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Music - Love Your Local Band

Nora Cruz

Nora Cruz

Manager, roadie, singer, booker and promoter Nora Cruz enters the room like a woman in pursuit of a noble mission. With high heels and a short skirt, Cruz is a head turner—and, full of passion about her new CD, Six is Enough, recorded with her band, the Nora Cruz Sextet. “It’s my first CD in 26 years,” Cruz says with a laugh. After studying opera in her hometown of Milwaukee, Wis. for several years, the big-voiced vixen visited Santa Cruz in 1985 when she was 22 years old.

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Music - Love Your Local Band

Little Sister

Little Sister

It’s 8 p.m. on a Monday, and Nate Krohn, the charming frontman for rock quintet Little Sister—a six-piece, if you include his Italian-style moustache, named Giuseppe—still hasn’t done his laundry because he’s preoccupied with the band’s van. “It’s functional, but it has a fuel leak,” he says. “It might blow up.” Hardly defeated, Krohn confesses, “I just made an awesome steak though.” And therein lies the beauty of Little Sister, whose music is also characteristic of an awesome steak: flavorful, tough yet tender, and totally rare.

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Music - Love Your Local Band

Sherry Austin & Henhouse

Sherry Austin & Henhouse

For local Americana sensation Sherry Austin and her new band Henhouse, it all started with an obsession with chickens. “I left my solo career when I realized that it felt so good to be playing with these fabulous musicians,” Austin says of her band mates, Tracy Parker, Patti Maxine and Sharon Allen. “I thought that this special great meeting had to be honored, and what better name could we come up with than one inspired by my muse: the chicken.”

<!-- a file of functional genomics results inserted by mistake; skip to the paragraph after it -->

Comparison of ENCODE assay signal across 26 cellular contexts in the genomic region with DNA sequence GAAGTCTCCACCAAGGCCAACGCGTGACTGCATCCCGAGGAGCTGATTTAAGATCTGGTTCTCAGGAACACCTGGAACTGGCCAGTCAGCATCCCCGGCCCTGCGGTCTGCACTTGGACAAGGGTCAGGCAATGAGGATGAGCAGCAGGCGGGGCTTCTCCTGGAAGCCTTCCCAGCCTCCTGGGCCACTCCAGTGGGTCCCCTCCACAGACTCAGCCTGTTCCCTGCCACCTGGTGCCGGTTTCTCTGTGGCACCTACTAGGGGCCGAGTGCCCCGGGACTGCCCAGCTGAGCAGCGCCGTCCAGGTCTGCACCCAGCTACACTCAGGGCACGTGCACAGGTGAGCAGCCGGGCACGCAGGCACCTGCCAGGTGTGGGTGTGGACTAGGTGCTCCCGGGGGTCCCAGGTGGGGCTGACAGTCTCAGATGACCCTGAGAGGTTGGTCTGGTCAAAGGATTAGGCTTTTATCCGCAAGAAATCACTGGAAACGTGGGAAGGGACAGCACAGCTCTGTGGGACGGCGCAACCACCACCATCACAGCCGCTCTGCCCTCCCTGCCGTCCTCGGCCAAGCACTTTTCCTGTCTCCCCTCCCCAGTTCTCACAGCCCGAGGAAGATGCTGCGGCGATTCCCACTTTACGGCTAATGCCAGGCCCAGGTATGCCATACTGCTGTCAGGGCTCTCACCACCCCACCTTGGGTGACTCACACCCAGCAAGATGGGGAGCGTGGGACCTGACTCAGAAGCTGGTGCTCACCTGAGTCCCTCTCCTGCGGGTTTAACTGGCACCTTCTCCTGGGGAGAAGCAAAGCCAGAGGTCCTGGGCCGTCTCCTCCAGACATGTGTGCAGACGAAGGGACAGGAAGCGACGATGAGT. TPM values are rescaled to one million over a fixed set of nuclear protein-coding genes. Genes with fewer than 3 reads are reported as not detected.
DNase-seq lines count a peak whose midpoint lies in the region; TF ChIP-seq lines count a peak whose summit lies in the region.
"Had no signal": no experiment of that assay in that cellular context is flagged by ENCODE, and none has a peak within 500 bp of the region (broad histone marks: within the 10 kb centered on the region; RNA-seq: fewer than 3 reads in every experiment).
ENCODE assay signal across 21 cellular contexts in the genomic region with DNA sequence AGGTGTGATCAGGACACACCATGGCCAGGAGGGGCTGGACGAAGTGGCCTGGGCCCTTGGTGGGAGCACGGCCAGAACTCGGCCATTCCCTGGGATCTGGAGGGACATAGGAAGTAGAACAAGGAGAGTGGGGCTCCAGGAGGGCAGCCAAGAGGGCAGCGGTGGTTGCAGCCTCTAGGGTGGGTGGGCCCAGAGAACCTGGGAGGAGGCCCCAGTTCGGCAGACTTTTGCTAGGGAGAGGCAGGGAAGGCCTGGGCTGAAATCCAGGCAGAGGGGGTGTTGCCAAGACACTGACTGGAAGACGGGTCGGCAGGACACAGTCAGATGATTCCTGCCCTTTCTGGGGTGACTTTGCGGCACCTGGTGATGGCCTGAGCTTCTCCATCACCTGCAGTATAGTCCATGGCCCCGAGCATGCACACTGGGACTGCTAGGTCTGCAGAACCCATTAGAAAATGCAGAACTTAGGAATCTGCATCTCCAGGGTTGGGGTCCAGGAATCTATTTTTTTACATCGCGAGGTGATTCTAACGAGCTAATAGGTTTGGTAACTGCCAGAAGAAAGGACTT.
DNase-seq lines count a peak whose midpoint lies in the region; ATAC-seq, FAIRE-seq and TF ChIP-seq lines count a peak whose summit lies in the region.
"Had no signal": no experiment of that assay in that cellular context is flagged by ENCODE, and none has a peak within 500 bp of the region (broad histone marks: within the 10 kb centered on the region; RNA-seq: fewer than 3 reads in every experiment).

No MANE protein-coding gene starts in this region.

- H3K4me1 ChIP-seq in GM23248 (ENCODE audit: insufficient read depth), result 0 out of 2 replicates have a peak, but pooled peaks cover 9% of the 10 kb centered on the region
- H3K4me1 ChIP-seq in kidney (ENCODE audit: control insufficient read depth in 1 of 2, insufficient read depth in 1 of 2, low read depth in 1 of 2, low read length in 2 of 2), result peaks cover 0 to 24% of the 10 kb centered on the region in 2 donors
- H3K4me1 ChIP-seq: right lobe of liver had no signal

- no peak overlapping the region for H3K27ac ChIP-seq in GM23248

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Music - Love Your Local Band

Joe Ferrara

Joe Ferrara

You might know Joe Ferrara from his cameo in The Lost Boys, or as the Yoda figure at Atlantis Fantasyworld who knows everything about superheroes. Or maybe you know him as that guy at Shadowbrook who serenades you with Sinatra classics. The silver-haired celebrity began playing guitar at an early age, and has developed a loyal following in Santa Cruz in the last few decades. “My parents are Italian and they were pushing me towards accordion,” he recalls of his childhood. “There was a waiting list for lessons, and one day my mother said, ‘You were accepted for accordion lessons,’ and I said, ‘Ma, I want to play guitar.’”

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Music - Love Your Local Band

Bonny Getz

Bonny Getz

Bonny Getz is a lot like Link, the mini protagonist of the Legend of Zelda videogame, who toils to obtain the Moon Pearl for protection in the Dark World. Similarly, the 5-foot-1 Capitola singer/songwriter sings “I need some bright moon pearls/so I can wear my worth,” in the title track off her debut album, Bright Moon Pearls, due for release Sept. 2. Getz, 44, doesn’t have a sword to battle tough times, instead she has her mesmerizing vocals and deliberate country/pop tunes.